of you already have accounts, and know one of the best (and worst) places
to find Arai/Matsumoku guitars is eBay. Unfortunately, ebay demands a whole
new set of purchasing skills necessary to not only find the guitar you
are looking for, but to insure you make a wise and fair purchase. I'll
try to outline some of the things that I have found helpful, and probably
more importantly, cover some of the things to be wary of. Wherever possible,
I'll cite examples. From my viewpoint, ebay is a cross between a sealed
bidding system and open warfare. The information here is intended to make
you a better "soldier" and help improve your hard earned money's survival
The "Golden Rules"
Always check a seller's feedback rating! Know who you are dealing with BEFORE you bid. Pay close attention to things such as prompt shipping, overall description accuracy, prompt communications, and payment options. Often sellers with a large amount of feedback will have a few negatives. It makes good sense to look into those negatives. At times they are warranted, and it then boils down to how the seller handled it. Other times it's the silly "spitting contest" I despise so much. Check to see if it was a deadbeat getting even, or a no-pay trying to get something for free. Yes, it happens. Get the "whole story". Sometimes it's also helpful to see what kind of feedback the seller has left for his previous customers. If they have an "About Me" page, check it out. A seller that is willing to quickly and amiably resolve disputes is a plus. Sooner or later it will happen and how a seller handles it should help you decide yay or nay.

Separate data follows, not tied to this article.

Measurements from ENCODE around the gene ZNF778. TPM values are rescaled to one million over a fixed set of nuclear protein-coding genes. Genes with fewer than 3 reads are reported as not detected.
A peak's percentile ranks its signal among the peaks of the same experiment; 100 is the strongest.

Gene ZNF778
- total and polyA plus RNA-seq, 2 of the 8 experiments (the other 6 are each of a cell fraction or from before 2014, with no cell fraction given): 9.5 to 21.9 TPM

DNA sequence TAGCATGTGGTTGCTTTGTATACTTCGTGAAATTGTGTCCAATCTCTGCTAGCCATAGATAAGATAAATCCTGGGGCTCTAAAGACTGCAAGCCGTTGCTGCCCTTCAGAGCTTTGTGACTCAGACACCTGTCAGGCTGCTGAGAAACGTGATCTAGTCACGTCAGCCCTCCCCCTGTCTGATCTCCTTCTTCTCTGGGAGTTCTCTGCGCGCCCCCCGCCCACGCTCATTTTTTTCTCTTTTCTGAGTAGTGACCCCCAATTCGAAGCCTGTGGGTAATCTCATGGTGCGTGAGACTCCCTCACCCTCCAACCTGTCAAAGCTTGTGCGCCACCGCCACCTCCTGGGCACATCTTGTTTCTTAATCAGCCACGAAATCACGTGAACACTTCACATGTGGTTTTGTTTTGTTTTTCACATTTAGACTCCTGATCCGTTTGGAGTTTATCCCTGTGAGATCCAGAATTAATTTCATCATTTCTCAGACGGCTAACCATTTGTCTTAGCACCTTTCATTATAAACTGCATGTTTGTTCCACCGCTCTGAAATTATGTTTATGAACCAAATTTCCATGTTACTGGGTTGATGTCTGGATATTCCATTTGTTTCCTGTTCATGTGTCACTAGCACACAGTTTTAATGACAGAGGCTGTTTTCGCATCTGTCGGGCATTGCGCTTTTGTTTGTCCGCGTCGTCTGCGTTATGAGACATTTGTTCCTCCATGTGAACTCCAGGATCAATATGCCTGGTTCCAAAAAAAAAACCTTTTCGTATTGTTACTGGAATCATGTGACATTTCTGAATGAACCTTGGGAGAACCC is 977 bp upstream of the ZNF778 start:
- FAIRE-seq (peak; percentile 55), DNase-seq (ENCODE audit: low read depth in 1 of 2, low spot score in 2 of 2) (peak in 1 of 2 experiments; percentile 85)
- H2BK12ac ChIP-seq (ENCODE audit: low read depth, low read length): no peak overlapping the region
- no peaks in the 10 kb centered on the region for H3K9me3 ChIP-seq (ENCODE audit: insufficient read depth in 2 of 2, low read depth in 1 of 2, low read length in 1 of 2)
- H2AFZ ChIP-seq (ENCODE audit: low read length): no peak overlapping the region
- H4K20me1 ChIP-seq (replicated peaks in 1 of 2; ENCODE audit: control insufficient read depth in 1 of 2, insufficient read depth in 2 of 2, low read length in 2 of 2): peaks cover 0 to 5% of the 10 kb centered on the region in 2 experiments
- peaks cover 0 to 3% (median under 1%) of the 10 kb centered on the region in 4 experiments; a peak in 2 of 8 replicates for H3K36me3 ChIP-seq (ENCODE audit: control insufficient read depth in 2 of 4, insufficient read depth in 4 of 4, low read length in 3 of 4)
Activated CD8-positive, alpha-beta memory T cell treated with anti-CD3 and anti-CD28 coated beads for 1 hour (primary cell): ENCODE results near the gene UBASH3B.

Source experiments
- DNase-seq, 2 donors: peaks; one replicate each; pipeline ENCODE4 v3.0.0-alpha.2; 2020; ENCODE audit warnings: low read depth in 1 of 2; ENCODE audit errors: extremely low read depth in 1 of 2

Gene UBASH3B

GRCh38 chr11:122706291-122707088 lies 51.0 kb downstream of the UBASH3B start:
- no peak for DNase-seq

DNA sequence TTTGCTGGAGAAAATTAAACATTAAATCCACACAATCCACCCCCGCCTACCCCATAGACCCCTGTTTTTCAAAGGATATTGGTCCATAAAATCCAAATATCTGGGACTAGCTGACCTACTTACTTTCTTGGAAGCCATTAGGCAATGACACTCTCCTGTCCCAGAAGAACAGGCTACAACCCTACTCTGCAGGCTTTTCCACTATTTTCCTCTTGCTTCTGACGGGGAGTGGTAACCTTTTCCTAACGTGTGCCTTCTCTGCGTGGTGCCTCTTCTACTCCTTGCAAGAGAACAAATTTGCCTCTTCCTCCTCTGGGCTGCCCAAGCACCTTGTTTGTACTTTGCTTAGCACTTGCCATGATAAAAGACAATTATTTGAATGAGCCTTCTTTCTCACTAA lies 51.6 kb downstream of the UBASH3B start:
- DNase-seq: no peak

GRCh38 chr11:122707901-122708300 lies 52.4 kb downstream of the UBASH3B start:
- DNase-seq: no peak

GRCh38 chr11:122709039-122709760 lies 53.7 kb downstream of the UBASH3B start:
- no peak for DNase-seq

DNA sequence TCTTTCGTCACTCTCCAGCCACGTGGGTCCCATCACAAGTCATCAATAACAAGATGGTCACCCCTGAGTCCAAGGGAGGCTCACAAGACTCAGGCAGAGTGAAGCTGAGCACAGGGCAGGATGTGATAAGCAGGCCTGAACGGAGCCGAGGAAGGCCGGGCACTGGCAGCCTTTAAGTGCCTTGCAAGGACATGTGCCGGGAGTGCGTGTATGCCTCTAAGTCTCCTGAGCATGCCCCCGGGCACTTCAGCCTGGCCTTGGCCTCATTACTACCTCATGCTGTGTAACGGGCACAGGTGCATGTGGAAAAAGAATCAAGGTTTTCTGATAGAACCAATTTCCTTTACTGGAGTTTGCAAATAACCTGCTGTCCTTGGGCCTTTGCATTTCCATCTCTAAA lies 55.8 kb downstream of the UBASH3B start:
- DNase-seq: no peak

Ask the seller questions BEFORE you bid! A good customer will scrutinize what he/she intends to purchase. If there are questions in the back of your mind, ask them. Don't leave things to chance that needn't be. Already you are considering purchasing something you cannot personally evaluate, so it's in your best interest to get the answers to any questions or concerns you may have. Even if you already know something, ask anyway. Not necessarily for the answer, but to see how responsive the seller is. How prompt they are to respond could be a good indicator of how they will handle the transaction and how you will be treated after the fact. Some large volume sellers take a bit to respond. Normally I give it 24 hours (unless I know it's a shop or business that is closed sunday for example).